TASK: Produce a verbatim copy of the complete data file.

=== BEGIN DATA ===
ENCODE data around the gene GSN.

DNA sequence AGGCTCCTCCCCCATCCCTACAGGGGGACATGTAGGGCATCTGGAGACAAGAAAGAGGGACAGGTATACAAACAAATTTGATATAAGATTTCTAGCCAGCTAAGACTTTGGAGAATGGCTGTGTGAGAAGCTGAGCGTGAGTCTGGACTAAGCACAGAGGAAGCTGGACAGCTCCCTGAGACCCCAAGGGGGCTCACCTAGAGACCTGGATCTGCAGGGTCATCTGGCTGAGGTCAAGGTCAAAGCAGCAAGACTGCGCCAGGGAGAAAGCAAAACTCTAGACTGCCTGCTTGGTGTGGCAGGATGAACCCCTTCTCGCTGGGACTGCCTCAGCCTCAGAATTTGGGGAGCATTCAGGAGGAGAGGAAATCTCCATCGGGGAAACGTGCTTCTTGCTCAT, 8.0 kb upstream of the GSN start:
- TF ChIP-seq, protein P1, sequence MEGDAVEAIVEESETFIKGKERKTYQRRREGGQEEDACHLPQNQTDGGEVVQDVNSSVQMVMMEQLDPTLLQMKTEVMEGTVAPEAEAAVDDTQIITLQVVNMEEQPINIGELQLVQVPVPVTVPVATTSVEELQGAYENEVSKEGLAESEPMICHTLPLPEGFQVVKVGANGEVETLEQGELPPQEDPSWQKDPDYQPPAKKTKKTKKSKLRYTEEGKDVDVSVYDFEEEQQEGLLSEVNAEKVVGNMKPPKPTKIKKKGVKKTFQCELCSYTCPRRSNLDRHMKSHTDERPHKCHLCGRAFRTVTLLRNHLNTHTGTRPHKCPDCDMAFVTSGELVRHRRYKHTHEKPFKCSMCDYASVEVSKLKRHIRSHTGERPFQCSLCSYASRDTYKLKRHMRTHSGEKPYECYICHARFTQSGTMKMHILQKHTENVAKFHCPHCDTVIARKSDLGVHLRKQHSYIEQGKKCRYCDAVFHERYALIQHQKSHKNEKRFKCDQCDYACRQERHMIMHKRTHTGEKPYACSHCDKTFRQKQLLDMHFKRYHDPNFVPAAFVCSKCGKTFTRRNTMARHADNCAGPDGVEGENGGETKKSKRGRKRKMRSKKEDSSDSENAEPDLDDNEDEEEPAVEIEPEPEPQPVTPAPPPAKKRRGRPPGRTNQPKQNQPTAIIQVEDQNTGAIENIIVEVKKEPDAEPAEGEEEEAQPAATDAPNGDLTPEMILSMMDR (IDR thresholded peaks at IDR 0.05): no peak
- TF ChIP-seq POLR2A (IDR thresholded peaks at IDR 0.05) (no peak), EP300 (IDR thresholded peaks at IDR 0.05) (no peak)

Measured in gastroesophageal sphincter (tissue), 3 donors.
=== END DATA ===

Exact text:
ENCODE data around the gene GSN.

DNA sequence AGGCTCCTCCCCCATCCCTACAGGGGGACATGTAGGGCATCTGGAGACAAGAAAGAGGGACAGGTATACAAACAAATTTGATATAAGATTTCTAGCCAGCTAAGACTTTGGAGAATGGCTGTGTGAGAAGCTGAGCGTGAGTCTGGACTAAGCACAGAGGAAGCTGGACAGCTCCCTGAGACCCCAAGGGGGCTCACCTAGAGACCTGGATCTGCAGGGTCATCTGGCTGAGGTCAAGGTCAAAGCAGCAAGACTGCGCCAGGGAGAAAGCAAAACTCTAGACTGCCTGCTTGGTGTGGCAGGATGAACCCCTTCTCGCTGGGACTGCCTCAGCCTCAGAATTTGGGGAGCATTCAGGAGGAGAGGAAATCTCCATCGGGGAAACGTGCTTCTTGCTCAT, 8.0 kb upstream of the GSN start:
- TF ChIP-seq, protein P1, sequence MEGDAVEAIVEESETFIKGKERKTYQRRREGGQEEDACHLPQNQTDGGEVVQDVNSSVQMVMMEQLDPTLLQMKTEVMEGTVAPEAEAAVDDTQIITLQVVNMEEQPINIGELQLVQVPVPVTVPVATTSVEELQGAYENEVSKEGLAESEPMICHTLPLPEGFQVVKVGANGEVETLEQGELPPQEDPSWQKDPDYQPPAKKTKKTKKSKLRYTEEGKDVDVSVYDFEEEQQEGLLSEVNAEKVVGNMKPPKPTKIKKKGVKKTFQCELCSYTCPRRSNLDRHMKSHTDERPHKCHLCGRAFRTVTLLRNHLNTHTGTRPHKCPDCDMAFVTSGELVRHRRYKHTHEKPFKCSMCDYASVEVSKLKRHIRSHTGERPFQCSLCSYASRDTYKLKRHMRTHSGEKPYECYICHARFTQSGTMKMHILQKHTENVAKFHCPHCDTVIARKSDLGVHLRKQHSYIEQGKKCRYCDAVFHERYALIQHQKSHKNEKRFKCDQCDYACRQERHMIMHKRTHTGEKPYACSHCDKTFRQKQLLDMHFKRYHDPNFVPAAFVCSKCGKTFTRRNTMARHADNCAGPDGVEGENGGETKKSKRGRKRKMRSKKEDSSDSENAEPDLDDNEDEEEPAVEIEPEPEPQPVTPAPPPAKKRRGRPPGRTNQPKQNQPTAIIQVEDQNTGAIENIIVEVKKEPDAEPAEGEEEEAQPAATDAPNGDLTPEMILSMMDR (IDR thresholded peaks at IDR 0.05): no peak
- TF ChIP-seq POLR2A (IDR thresholded peaks at IDR 0.05) (no peak), EP300 (IDR thresholded peaks at IDR 0.05) (no peak)

Measured in gastroesophageal sphincter (tissue), 3 donors.